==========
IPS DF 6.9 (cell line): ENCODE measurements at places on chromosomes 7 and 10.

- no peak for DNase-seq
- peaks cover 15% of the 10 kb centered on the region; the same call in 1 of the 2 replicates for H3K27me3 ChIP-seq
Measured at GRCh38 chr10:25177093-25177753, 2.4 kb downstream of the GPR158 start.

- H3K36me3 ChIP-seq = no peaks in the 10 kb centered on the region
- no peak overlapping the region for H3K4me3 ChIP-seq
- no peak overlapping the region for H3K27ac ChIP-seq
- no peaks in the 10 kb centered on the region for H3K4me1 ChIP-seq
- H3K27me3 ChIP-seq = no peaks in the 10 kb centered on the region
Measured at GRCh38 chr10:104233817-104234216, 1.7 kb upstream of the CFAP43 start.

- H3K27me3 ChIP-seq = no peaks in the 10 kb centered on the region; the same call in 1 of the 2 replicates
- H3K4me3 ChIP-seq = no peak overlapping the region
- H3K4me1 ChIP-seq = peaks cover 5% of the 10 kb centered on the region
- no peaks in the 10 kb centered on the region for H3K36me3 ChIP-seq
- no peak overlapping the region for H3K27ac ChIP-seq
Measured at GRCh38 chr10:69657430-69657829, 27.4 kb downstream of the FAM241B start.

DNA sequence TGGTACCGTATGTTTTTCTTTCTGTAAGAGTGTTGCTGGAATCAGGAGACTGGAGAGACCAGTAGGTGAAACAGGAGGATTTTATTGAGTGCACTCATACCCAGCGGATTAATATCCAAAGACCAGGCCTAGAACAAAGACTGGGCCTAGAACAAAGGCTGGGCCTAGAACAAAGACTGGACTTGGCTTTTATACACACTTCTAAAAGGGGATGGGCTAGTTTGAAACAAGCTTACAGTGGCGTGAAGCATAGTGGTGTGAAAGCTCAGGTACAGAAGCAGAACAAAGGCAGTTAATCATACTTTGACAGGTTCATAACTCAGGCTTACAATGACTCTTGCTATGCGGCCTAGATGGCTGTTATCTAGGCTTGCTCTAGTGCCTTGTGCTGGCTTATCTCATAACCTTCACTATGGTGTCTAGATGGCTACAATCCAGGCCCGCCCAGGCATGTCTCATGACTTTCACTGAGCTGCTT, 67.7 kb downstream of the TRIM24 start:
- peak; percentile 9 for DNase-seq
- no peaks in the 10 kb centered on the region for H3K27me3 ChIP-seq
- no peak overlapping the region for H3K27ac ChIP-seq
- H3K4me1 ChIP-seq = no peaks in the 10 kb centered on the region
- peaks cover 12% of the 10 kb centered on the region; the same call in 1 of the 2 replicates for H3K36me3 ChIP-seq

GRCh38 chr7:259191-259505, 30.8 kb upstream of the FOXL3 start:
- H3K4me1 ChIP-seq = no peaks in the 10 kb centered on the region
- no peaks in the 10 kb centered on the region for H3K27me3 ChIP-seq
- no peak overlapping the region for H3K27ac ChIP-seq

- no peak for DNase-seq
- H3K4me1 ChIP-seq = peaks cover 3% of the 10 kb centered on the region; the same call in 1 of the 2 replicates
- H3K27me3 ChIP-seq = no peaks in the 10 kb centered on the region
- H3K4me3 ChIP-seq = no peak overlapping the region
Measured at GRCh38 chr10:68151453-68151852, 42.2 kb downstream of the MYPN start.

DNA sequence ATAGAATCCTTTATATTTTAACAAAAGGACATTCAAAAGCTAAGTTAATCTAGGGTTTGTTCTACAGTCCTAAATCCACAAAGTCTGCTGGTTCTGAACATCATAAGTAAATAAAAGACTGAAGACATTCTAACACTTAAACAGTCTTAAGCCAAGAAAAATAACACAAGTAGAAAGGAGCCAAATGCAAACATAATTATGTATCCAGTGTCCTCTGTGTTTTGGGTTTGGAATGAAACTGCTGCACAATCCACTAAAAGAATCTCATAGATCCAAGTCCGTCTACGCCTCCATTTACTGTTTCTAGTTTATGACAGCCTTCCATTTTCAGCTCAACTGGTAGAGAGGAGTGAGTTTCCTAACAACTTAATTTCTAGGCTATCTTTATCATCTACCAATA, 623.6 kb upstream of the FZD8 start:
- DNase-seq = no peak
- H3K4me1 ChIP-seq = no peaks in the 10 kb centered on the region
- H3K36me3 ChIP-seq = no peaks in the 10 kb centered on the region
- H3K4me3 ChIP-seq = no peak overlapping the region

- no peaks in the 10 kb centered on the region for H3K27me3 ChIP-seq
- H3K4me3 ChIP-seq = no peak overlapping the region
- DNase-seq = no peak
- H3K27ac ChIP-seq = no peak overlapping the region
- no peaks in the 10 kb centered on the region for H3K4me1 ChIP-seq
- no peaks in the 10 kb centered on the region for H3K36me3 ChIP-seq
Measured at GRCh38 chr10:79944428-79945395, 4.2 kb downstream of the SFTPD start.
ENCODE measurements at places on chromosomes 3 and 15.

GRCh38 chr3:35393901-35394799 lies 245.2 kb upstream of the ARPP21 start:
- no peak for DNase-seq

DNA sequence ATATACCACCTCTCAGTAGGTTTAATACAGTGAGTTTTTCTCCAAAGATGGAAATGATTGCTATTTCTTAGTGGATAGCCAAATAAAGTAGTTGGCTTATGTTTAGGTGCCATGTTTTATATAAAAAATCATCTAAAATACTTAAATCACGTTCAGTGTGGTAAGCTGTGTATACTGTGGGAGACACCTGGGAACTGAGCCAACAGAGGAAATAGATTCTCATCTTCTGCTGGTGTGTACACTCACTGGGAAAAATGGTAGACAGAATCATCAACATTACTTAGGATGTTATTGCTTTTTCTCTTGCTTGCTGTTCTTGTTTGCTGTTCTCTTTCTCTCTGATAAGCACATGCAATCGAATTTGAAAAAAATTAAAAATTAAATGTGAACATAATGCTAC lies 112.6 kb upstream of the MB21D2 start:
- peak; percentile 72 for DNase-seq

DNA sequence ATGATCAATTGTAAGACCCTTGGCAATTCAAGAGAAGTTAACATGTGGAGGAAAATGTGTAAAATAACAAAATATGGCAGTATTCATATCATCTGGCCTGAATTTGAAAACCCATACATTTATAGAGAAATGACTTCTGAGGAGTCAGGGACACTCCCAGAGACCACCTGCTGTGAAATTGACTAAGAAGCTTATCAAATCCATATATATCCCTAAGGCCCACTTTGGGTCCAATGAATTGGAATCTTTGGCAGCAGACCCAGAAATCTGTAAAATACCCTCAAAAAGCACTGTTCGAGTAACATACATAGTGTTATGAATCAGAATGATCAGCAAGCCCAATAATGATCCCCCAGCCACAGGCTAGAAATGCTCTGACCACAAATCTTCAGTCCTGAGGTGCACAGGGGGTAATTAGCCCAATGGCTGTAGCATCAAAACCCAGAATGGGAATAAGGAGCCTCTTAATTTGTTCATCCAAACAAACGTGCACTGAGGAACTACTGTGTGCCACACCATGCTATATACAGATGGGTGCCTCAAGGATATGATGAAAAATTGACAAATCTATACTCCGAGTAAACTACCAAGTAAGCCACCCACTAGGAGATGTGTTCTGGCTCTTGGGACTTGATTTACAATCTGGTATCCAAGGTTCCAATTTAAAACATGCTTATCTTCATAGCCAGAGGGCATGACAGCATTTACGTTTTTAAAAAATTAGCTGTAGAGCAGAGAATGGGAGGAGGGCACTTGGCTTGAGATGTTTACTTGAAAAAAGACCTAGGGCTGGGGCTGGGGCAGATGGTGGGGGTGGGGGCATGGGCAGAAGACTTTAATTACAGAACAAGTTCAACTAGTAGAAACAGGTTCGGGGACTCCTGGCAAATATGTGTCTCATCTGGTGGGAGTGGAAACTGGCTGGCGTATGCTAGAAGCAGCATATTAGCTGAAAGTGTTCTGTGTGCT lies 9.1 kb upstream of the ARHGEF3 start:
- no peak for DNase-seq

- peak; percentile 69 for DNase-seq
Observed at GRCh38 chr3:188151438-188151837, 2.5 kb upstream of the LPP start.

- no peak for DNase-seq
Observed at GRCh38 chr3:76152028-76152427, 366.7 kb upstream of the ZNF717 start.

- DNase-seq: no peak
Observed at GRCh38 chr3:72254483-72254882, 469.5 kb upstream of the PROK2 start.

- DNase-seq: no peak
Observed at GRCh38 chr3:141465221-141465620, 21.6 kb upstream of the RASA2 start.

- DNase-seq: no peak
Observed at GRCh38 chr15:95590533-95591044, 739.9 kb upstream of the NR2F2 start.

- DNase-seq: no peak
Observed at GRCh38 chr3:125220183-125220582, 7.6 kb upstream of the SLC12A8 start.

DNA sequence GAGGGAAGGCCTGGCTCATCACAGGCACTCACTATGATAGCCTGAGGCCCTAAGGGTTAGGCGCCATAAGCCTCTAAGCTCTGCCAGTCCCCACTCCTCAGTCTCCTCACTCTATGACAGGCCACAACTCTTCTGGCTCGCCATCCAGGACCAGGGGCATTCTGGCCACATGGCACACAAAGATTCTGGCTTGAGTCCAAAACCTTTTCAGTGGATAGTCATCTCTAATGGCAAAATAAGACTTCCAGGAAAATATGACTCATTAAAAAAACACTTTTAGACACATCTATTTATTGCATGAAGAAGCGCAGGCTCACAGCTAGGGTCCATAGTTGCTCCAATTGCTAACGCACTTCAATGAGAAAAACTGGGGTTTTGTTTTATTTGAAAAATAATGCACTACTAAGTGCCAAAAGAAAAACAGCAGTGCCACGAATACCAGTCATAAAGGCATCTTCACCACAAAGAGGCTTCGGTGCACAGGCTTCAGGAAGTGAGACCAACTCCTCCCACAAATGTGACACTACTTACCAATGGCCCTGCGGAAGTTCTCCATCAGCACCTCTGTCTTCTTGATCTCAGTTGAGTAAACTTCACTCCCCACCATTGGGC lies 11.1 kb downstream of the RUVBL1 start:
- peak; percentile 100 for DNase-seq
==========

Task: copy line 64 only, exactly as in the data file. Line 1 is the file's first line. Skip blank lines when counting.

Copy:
- peak; percentile 100 for DNase-seq